Schedule for Success
As I began to trickle back into the office after being 100% work from home, I was surprised with the amount of time spent with unscheduled meetings as people would stop by to reconnect. While at first, I was frustrated that my day was being eaten up with conversations, I quickly realized that engaging with my team is one of my priorities. I needed to be available to them and present. I also realized that I needed to make sure my schedule allowed me to have as much impact as possible during my time in the office.
To help me identify the best way to manage my schedule, I made two columns on a piece of paper and in the left-hand column I listed out all the activities and meetings that I needed to do in-person and in the right column, I listed all the things that I could do remotely.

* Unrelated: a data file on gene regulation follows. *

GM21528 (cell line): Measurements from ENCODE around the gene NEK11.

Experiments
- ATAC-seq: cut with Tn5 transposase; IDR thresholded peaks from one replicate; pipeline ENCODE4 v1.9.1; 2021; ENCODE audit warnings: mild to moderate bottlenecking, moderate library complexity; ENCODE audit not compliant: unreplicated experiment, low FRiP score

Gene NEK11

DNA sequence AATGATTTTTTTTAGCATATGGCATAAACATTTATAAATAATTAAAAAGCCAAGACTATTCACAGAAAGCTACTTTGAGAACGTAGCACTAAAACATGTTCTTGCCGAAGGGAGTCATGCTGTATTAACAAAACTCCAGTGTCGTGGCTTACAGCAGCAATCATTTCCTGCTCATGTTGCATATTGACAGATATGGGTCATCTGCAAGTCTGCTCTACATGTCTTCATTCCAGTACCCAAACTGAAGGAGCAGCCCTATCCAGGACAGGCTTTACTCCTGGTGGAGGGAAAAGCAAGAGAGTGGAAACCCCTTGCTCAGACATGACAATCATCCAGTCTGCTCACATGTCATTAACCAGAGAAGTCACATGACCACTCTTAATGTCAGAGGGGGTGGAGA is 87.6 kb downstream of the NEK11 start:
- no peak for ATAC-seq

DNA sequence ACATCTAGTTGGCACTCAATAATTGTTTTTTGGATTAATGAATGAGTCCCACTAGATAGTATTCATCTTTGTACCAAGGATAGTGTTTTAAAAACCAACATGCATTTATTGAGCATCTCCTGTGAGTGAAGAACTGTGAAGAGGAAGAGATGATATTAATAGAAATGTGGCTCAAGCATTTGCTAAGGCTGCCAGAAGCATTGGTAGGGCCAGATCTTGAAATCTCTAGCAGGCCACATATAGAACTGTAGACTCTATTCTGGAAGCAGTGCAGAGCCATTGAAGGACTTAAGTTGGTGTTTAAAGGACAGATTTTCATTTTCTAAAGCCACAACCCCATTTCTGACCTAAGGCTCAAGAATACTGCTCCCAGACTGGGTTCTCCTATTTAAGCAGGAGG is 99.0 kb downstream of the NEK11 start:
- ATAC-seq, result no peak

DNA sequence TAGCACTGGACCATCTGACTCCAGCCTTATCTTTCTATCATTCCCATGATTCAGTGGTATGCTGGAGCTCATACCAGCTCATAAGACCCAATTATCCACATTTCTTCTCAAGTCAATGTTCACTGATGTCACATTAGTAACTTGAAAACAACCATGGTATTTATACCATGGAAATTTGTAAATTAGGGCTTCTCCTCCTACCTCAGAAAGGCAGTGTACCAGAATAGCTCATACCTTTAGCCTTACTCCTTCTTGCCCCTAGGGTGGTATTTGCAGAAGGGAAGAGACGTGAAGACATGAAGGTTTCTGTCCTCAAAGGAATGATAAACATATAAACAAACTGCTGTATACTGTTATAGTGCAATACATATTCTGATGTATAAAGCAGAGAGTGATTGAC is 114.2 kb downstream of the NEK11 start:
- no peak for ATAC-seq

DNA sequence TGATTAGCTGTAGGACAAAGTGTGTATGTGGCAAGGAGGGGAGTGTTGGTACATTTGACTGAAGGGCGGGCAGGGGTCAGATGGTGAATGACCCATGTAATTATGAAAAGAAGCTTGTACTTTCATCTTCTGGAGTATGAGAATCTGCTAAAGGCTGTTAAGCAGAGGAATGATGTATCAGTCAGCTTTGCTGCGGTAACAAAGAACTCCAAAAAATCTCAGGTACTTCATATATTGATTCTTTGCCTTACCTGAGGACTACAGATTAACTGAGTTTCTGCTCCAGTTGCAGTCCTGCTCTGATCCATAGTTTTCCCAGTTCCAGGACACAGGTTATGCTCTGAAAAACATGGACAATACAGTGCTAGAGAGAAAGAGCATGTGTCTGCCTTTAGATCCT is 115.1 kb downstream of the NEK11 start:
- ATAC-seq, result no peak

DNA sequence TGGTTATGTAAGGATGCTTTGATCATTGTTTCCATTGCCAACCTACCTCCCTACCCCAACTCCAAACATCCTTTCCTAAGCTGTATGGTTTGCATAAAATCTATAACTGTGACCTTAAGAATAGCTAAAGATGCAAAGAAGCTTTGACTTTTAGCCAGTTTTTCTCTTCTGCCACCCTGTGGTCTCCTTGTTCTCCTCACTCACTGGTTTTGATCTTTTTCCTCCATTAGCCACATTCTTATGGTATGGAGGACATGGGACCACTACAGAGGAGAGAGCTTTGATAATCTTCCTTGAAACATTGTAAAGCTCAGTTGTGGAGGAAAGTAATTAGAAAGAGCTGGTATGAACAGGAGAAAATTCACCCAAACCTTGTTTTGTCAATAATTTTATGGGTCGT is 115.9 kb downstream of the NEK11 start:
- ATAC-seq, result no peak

By reviewing this list, I was able to identify the critical meetings and was able to select those days to be on-site. The rest of my meetings I moved around to accommodate my new schedule. I also changed my expectations for when I am at work. My focus is to be engaged and present for my team members and NOT about getting things done.
One of the great tools that I didn’t fully appreciate until the pandemic is the Calendar. Prior to the pandemic the administrative staff educated me to the potential power of the calendar to aid me in productivity. Having someone manage my calendar prevented people from stuffing meetings there that may not require my participation and even if it did, they may cram it between other meetings not providing adequate time to prepare.